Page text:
I hope it never happens to you, but if your passport gets lost or stolen while you are in India, there are a few things you must do immediately:
1) Call your embassy or consulate. Keep the number programmed into your phone. Even at night, there should be a duty officer on call for emergencies.
2) Go in person to the local police station and file an FIR (First Information Report). This has to be filed where it happened, not in another district. You will get a signed and sealed copy of the FIR, which you must keep safe. This is usually a one or two page document with details of the loss or theft. Don’t part with it, as you will need it not only to get a new passport, and also to get en Exit Permit. Incidentally, you should take someone with you to the station, especially if you are a girl. An older, respectable Indian who can help translate would be ideal.
3) You will need to go to your embassy or consulate to get a new passport. Generally you have to go in person, but there may be exceptions. I’m not sure about that. You need to bring a passport size photo or two according to their requirements (check the exact specifications) and your FIR. You will be issued an emergency passport to allow you to leave the country. For Americans, the document is 12 pages long all together and no pages can be added. There isn’t room for more than one or two visas at the most, so it’s not good for extended travel. US citizens can also apply for a full passport at the same time and there is no extra charge if you get it within a year (highly recommended even if you have no further travel plans). That one has to be sent from the US, so it takes a couple of weeks, depending on where you choose to receive it. Incidentally, for US Consulates (and probably many others), what you can bring inside is restricted and not all have a place you can check your bags, laptops, phones, etc., so call ahead to ask. The embassy in Delhi does have a kiosk where you can check your items, but some others don’t.
When you passport has been lost or stolen, you can’t transfer your previous visa to it, no matter how many years are left. This is because the visa has the old passport number on it, so a transfer is only possible if you still have that passport. Unfortunately, many visas are only available from your home country, and this is getting tighter and tighter.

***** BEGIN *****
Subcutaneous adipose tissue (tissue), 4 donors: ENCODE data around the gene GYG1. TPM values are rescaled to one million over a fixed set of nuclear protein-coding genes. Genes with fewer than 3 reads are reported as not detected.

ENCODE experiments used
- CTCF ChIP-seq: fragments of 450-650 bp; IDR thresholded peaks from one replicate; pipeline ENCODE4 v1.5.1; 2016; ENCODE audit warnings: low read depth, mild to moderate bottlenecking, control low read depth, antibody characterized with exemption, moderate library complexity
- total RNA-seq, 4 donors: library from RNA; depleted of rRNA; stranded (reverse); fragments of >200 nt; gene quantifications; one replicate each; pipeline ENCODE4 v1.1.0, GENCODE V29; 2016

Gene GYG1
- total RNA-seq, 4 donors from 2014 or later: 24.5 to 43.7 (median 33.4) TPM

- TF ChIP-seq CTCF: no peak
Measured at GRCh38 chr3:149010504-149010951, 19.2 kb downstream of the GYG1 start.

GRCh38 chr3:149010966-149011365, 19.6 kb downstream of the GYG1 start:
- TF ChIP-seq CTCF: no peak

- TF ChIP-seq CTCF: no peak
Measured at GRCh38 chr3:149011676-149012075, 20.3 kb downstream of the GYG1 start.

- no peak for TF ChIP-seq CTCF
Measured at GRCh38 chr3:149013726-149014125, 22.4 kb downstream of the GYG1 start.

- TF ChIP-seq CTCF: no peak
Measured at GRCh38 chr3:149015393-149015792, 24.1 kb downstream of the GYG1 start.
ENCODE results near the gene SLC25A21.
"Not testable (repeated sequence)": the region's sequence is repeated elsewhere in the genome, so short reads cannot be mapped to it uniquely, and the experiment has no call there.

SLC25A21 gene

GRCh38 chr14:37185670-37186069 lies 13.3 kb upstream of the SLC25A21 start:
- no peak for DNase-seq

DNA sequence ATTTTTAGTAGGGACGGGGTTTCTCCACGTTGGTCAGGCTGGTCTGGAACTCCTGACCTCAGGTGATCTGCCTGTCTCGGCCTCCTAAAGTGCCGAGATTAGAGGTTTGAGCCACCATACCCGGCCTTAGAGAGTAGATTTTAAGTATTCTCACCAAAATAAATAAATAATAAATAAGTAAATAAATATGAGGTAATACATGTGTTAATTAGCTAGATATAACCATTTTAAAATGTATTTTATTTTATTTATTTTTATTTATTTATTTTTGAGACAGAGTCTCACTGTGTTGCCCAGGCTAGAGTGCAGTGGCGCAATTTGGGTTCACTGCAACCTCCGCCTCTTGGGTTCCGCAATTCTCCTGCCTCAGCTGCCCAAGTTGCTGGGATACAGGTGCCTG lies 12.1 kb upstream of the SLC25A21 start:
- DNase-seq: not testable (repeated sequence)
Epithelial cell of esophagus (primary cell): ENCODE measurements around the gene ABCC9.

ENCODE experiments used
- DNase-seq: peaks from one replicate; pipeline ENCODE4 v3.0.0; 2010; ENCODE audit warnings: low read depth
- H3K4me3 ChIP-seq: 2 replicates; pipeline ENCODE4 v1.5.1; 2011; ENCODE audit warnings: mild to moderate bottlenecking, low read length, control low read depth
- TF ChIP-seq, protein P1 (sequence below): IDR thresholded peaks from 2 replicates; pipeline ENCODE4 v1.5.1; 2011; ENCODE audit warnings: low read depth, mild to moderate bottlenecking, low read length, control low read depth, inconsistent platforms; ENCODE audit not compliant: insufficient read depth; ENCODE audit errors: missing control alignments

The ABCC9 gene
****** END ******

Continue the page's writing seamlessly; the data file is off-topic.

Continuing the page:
4) Next you have to go to the FRRO or FRO (Foreigners’ Registration Office) to get an Exit Permit. This theoretically takes about five days to process, but be sure to check with them before you book your flight to make sure you allow enough time. I’d recommend allowing a few extra days in case of bureaucratic snafus. Most likely, they will want you to leave within two or three weeks, but you should ask to be sure. If you already have a ticket and it’s a few months off, they will probably want you to leave sooner.
To get the Exit Permit, you have to bring proof of a confirmed flight out of the country, the original FIR, a passport size photo, and address proof (where you are currently staying, not your home address), registration papers if you are registered, and maybe some other documents. Hopefully, you have copies of your old passport and visa and entry stamp (you should always copy these items and store them on the cloud or email copies to yourself.) Count on at least two or three trips to the office. Go early and bring something to do while you wait.
The address proof is tricky if you are staying in a private home or anywhere that no C-Form has been filed for you. All hosts are supposed to do the C-Forms for foreign guests, but the reality is that many people still don’t know, and some of the states don’t have their system together. The problem is that if there’s no C-Form, your host has to go to court with his identity proof, utilities bill, etc. and get an affidavit. This is not a fast procedure and it’s not likely to happen within a day or two. If you are already staying in a hotel and they’ve done the C-Form, the only thing they have to do is provide a signed and sealed letter on official hotel stationery. You can’t shift to a hotel to get it, though, because they can’t file a C-Form without a visa. It’s a classic bureaucratic catch 22. It’s a huge waste of time and a big headache, usually involving multiple visits to the FRRO and court.
Be sure to keep original receipts, letter(s) of notification from the embassy, and any other paperwork from the embassy or FRRO, etc.—in other words, keep every piece of paper that could possibly be related to the case. Keep all your documentation even once you are safely out of the country. If you apply for a new visa to India at some time, you may need it. Seriously. Even if it’s five years from now, you might actually be expected to come up with the original FIR. You just never know.